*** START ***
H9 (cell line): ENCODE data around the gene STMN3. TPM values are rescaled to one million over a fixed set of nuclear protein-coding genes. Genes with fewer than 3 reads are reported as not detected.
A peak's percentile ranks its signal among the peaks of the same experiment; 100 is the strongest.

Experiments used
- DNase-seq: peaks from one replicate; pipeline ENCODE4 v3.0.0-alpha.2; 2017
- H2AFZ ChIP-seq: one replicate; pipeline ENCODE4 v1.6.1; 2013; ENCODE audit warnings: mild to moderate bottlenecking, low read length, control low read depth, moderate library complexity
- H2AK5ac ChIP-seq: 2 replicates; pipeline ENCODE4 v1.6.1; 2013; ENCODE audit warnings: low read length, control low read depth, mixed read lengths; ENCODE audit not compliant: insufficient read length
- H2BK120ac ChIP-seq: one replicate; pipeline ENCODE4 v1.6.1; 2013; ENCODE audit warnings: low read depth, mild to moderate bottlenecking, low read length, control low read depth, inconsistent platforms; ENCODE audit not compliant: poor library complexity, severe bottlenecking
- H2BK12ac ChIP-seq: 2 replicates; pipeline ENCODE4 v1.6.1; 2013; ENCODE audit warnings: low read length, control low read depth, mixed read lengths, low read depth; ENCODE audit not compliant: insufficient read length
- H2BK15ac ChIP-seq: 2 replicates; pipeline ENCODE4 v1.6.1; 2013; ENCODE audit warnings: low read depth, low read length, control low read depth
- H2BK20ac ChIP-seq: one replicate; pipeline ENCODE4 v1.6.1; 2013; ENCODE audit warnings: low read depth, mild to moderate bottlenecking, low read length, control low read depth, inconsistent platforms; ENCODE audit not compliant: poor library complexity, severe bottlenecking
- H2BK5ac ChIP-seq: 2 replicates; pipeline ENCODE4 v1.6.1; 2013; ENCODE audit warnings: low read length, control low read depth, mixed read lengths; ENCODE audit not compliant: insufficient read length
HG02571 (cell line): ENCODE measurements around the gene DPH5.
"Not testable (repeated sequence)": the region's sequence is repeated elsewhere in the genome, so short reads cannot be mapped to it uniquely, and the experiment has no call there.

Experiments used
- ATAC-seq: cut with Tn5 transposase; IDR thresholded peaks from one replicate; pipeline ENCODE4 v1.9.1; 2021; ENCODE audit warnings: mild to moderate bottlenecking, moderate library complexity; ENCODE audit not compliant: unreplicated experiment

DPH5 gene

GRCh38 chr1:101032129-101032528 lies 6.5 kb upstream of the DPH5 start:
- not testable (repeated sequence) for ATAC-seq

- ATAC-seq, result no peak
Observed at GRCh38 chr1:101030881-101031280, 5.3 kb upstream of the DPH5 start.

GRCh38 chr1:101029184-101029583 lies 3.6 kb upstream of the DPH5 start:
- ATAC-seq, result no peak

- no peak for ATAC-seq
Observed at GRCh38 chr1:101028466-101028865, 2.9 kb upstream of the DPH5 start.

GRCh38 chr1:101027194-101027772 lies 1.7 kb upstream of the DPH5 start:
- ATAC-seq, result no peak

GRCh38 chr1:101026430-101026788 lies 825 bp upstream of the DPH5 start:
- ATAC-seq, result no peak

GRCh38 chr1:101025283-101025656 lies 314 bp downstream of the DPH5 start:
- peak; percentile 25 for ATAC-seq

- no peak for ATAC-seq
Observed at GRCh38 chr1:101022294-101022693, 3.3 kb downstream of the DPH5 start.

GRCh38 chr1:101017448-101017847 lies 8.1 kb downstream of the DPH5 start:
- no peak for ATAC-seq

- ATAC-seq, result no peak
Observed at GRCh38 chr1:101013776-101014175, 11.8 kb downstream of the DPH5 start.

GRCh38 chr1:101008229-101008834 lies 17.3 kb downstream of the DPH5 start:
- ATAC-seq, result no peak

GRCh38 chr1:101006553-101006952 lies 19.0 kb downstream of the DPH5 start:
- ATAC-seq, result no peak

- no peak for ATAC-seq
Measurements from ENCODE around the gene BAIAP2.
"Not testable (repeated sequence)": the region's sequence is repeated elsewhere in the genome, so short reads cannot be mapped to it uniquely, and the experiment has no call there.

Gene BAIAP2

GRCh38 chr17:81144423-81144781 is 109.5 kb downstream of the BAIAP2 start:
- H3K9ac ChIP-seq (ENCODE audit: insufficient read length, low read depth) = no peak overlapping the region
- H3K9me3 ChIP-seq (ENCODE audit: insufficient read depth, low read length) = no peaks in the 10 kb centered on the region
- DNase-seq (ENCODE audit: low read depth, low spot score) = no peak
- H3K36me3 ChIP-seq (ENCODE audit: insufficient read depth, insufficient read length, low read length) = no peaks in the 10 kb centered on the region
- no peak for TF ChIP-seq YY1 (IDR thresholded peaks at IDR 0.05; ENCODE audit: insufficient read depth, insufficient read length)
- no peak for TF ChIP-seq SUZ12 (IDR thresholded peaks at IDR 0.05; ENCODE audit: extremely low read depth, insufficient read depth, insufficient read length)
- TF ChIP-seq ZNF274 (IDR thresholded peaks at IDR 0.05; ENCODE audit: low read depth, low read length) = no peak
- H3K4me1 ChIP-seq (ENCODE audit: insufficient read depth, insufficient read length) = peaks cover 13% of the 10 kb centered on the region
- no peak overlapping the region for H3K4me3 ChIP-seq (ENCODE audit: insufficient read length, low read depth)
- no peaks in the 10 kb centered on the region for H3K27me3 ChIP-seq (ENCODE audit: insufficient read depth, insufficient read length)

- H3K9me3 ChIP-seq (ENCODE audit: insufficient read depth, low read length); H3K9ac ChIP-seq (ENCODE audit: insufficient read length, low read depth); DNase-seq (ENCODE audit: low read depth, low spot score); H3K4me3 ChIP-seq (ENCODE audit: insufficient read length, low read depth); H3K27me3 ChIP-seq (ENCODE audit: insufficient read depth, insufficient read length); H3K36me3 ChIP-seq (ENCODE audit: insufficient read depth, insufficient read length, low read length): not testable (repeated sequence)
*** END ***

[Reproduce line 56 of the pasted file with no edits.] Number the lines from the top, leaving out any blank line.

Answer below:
- H3K9me3 ChIP-seq (ENCODE audit: insufficient read depth, low read length); H3K9ac ChIP-seq (ENCODE audit: insufficient read length, low read depth); DNase-seq (ENCODE audit: low read depth, low spot score); H3K4me3 ChIP-seq (ENCODE audit: insufficient read length, low read depth); H3K27me3 ChIP-seq (ENCODE audit: insufficient read depth, insufficient read length); H3K36me3 ChIP-seq (ENCODE audit: insufficient read depth, insufficient read length, low read length): not testable (repeated sequence)